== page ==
James – Lesson 10

Posted on: November 16, 2015 Written by
James – Lesson 10
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WEEKLY WORD

 

James and Jude

 

Patience Under Pressure

Some of my strongest memories from childhood are of my mother standing up for me and my sister.  We used to say that mom “made waves.”  When bullied by bigger children, she taught us to stand up to them.  When punishment from teachers exceeded the severity of the offense, she stood up for us.  During hospital stays—I had two major surgeries prior to seventh grade—surly nurses weren’t tolerated.

The believers reading James’ letter were like his children.  He was more than willing to “make waves” on their behalf, as we’ll see in this week’s lesson.  I’m not sure if the ones bullying the believers ever got James’ message.  But I do know one thing—every believer in the young churches that received a copy of this letter knew that the leader of the church loved them, was on their side, and was ready to stand up for them.

 

 

I. DAY ONE

A. As we begin today’s study, remember James’ admonition at the end of last week, “… to one who knows the right thing to do and does not do it, to him it is sin” (James 4:17).

1. Read James 5:1-3. James has already addressed the idea of wealth and keeping riches in a godly perspective.  The difference in this solemn passage from the bulk of James’ letter is that the people addressed here are probably not believers, but the godless rich.1

a. What does James say is coming upon the rich in verse 1?

b. What will happen to the rich person’s material possessions in James 5:2?

2. One commentator noted that “as to riches, two questions should be asked: ‘how are they secured?’ and ‘how are they used?’” James in this passage addresses those who “amassed wealth by fraud and cruelty; they were spending it in selfish luxury.”2

a. Read Mark 5:39, 14:72; Luke 19:41; John 11:33; Acts 9:39. What are the contexts for “weep” in each of these references?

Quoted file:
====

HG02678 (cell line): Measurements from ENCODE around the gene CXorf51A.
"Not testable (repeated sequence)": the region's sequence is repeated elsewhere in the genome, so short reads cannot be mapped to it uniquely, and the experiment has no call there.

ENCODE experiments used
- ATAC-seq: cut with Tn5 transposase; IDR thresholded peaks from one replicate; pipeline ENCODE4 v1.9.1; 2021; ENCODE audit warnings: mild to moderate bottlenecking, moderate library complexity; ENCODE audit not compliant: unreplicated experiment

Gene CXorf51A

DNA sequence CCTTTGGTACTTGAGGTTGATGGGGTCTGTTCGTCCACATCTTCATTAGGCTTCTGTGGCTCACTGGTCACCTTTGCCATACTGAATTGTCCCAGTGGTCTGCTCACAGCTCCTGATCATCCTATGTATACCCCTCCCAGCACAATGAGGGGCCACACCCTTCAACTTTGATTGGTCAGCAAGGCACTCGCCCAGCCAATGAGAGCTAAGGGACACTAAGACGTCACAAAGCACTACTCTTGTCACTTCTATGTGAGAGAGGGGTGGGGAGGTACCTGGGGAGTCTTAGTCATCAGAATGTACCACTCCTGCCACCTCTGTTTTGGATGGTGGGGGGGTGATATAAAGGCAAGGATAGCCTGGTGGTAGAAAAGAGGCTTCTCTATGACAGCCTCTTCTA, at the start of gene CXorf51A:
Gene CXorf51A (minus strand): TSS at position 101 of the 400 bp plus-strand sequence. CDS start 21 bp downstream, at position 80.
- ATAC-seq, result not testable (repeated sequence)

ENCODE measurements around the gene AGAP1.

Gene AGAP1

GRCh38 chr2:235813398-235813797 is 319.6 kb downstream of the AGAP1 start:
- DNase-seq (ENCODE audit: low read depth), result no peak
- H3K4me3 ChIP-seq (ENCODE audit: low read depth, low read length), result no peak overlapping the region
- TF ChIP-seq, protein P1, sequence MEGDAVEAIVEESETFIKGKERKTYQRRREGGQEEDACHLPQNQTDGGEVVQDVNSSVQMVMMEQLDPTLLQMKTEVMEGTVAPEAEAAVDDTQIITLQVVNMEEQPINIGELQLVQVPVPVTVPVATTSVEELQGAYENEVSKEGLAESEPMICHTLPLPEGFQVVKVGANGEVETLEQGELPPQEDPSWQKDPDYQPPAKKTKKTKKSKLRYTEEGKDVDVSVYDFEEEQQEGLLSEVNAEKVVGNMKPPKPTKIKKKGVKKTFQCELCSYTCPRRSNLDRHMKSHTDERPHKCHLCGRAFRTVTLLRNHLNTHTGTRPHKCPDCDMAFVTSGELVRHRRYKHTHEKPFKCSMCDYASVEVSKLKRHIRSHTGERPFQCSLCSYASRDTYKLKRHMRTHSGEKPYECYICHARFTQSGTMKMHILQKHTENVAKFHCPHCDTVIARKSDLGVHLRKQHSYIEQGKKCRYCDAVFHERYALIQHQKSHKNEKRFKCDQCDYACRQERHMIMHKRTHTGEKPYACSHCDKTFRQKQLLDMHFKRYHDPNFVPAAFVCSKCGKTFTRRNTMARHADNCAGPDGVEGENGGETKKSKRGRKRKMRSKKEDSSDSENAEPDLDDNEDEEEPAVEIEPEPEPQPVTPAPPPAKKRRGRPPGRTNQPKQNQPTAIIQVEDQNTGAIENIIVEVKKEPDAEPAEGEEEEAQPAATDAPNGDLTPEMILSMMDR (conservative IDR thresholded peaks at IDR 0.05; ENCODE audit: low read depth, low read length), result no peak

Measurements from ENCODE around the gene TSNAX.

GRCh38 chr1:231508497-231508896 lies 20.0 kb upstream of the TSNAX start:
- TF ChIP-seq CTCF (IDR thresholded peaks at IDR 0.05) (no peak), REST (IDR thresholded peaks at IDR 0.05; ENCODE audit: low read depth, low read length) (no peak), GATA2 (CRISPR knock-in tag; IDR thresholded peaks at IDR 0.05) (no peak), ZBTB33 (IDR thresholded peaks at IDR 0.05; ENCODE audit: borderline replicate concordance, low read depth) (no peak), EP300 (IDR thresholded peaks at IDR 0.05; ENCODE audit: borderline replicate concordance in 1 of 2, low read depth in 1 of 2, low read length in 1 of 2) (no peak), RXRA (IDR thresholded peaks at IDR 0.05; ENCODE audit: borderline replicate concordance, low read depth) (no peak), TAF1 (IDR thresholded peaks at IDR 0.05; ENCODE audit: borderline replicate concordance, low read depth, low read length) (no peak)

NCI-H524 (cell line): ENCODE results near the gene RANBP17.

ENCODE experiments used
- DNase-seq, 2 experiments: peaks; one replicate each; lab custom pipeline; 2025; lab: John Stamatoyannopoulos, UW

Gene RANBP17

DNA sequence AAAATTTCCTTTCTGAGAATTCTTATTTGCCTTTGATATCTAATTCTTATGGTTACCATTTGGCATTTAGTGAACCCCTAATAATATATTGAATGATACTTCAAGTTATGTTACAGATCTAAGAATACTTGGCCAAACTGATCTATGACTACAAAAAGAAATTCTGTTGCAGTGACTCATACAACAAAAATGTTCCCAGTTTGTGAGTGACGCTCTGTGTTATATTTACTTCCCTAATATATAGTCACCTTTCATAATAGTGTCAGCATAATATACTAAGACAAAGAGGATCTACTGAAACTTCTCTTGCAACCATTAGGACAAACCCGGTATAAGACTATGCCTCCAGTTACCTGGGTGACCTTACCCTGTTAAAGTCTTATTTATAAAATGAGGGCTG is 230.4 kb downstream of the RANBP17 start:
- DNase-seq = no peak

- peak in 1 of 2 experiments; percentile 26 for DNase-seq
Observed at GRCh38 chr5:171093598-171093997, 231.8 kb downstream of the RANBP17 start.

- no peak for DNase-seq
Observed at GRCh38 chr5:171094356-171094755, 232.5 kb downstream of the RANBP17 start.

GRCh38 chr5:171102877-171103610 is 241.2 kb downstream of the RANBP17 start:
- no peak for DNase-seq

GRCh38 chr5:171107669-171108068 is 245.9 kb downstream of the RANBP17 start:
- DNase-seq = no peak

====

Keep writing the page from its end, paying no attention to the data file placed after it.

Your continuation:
b. Why would James call for such a deep lament?

 

B. The New Living Translation puts James 5:3 this way:  “Your gold and silver have become worthless.  The very wealth you were counting on will eat away your flesh in hell.  This treasure you have accumulated will stand against you as evidence on the day of judgment.”

1. Read Mark 10:17-23. In this story a rich man comes to Jesus with a question about eternal life.

a. What was the one thing the rich man lacked in spite of all he’d done?

b. How did Christ feel toward the man in verse 21 and how does Scripture describe the man as he left Jesus?

c. In what way had riches become a witness against the man –as mentioned in James 5:3—and how was it consuming him?

 

 

II. DAY TWO

A. Today, James further condemns the ungodly wealthy in their cruel, selfish ways of living.

1. Read James 5:4-6. What unjust actions does James list in these verses?

a. Who does the ungodly rich man condemn and put to death in verse 6?

b. Why do you think he doesn’t resist?

c. How do you see these actions and character traits played out in the world today?

 

B. James 5:1-6 are warning verses to those who cruelly use the righteous, but verse 4 offers a reminder of protection for God’s own.